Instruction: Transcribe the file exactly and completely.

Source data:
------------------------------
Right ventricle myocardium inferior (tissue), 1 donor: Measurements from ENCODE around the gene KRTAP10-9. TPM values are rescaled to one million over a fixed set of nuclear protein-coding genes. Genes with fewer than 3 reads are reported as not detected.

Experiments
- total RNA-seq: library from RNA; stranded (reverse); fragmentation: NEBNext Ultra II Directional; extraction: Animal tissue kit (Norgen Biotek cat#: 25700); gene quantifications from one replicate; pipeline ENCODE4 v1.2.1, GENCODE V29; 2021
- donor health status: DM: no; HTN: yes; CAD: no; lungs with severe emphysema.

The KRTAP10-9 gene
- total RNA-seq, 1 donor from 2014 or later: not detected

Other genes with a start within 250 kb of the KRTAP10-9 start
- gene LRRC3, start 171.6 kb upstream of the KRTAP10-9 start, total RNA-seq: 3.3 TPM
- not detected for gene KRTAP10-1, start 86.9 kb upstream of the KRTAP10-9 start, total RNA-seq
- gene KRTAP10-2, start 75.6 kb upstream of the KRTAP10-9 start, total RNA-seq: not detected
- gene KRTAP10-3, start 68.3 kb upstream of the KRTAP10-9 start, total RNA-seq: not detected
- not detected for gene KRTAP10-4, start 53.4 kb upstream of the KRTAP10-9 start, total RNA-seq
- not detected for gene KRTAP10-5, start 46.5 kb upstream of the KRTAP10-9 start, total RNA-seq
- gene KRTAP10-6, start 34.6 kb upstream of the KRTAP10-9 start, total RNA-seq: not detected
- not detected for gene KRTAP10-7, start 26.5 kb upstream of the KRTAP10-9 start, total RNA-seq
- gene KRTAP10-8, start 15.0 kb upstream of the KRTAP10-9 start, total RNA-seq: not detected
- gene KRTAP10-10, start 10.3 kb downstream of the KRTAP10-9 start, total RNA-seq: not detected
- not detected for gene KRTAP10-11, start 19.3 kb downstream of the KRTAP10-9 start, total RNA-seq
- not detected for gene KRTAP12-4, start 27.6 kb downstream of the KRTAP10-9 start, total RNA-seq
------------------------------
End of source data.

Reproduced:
Right ventricle myocardium inferior (tissue), 1 donor: Measurements from ENCODE around the gene KRTAP10-9. TPM values are rescaled to one million over a fixed set of nuclear protein-coding genes. Genes with fewer than 3 reads are reported as not detected.

Experiments
- total RNA-seq: library from RNA; stranded (reverse); fragmentation: NEBNext Ultra II Directional; extraction: Animal tissue kit (Norgen Biotek cat#: 25700); gene quantifications from one replicate; pipeline ENCODE4 v1.2.1, GENCODE V29; 2021
- donor health status: DM: no; HTN: yes; CAD: no; lungs with severe emphysema.

The KRTAP10-9 gene
- total RNA-seq, 1 donor from 2014 or later: not detected

Other genes with a start within 250 kb of the KRTAP10-9 start
- gene LRRC3, start 171.6 kb upstream of the KRTAP10-9 start, total RNA-seq: 3.3 TPM
- not detected for gene KRTAP10-1, start 86.9 kb upstream of the KRTAP10-9 start, total RNA-seq
- gene KRTAP10-2, start 75.6 kb upstream of the KRTAP10-9 start, total RNA-seq: not detected
- gene KRTAP10-3, start 68.3 kb upstream of the KRTAP10-9 start, total RNA-seq: not detected
- not detected for gene KRTAP10-4, start 53.4 kb upstream of the KRTAP10-9 start, total RNA-seq
- not detected for gene KRTAP10-5, start 46.5 kb upstream of the KRTAP10-9 start, total RNA-seq
- gene KRTAP10-6, start 34.6 kb upstream of the KRTAP10-9 start, total RNA-seq: not detected
- not detected for gene KRTAP10-7, start 26.5 kb upstream of the KRTAP10-9 start, total RNA-seq
- gene KRTAP10-8, start 15.0 kb upstream of the KRTAP10-9 start, total RNA-seq: not detected
- gene KRTAP10-10, start 10.3 kb downstream of the KRTAP10-9 start, total RNA-seq: not detected
- not detected for gene KRTAP10-11, start 19.3 kb downstream of the KRTAP10-9 start, total RNA-seq
- not detected for gene KRTAP12-4, start 27.6 kb downstream of the KRTAP10-9 start, total RNA-seq